Communication: spreading our views and learning from each other

communicated to members, reminded me that I have lived through, and experienced many of these changes over the past 60 years! During this time, I have been kept informed, not only on how health information is collected, recorded, processed and managed, but also on other developments in health information management, as well as many other topical issues. Although I have been able to attend national conferences, Branch meetings, and professional development activities, the major continuous and reliable means of communication for me, however has been via our journals. Communicating with our members in this form, started with a very simple newsletter in 1971, which was upgraded to the Australian Medical Record Journal in 1975. A major step forward occurred in 1987 with the establishment of the first editorial board. From this beginning we now have two renowned refereed journals, the Health Information Management Journal (HIMJ) the research arm of the profession, and Health Information Management Interchange (HIM-I) the professional practice journal. Both have had, and continue to have, an important role in communicating with members. Both are important in their own right.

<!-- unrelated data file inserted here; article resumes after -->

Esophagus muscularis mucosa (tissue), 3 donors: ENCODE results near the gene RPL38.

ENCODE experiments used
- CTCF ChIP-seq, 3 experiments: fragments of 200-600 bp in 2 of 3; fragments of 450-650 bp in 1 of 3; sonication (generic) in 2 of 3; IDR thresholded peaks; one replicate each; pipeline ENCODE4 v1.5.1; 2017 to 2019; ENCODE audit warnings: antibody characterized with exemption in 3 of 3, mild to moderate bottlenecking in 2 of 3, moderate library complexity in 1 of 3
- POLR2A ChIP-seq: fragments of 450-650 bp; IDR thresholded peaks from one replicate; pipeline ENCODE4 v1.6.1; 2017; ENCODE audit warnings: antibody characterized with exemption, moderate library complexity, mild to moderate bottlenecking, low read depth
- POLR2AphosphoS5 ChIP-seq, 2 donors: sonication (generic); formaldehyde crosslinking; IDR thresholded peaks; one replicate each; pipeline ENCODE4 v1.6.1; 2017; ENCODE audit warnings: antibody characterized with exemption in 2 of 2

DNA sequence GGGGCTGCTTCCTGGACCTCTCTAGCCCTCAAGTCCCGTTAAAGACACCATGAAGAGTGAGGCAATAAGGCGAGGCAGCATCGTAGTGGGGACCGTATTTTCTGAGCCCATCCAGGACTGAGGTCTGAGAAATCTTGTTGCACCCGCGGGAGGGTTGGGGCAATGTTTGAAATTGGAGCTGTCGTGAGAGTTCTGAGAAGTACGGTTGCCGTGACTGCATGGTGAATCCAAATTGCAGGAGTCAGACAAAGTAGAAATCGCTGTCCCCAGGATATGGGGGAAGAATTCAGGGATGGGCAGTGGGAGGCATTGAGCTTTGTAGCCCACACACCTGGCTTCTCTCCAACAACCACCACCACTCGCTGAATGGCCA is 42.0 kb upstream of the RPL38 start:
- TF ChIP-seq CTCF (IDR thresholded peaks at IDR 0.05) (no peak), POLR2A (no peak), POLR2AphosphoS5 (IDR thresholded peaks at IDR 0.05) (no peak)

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The HIM-Interchange journey from inception to the ten-year anniversary

Ten years ago, Kay Bonello wrote the welcome article for the first edition of HIM-I. The creation of HIM-I began in February 2011, with the Editorial Board agreeing to separate the existing health information management journal (HIMJ) into two  entities. The enduring theme and legacy of HIM-I is the passion of health information managers, finding new horizons, sharing their knowledge and facing all challenges in an ever-changing and complex world. HIM-Interchange is the professional practice journal of our profession and showcases the differing roles in the health information management profession. 

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2020: A year in the life of health information management

History will recall 2020 as a year that brought about new challenges and massive overhauls to the very way we work, teach, socialise, and interact.  As COVID-19 lockdowns called for staying home, they also demanded new approaches to working, teaching, and learning. Speak to any Health Information Manager (HIM) and they will likely tell you the way they work has been transformed.

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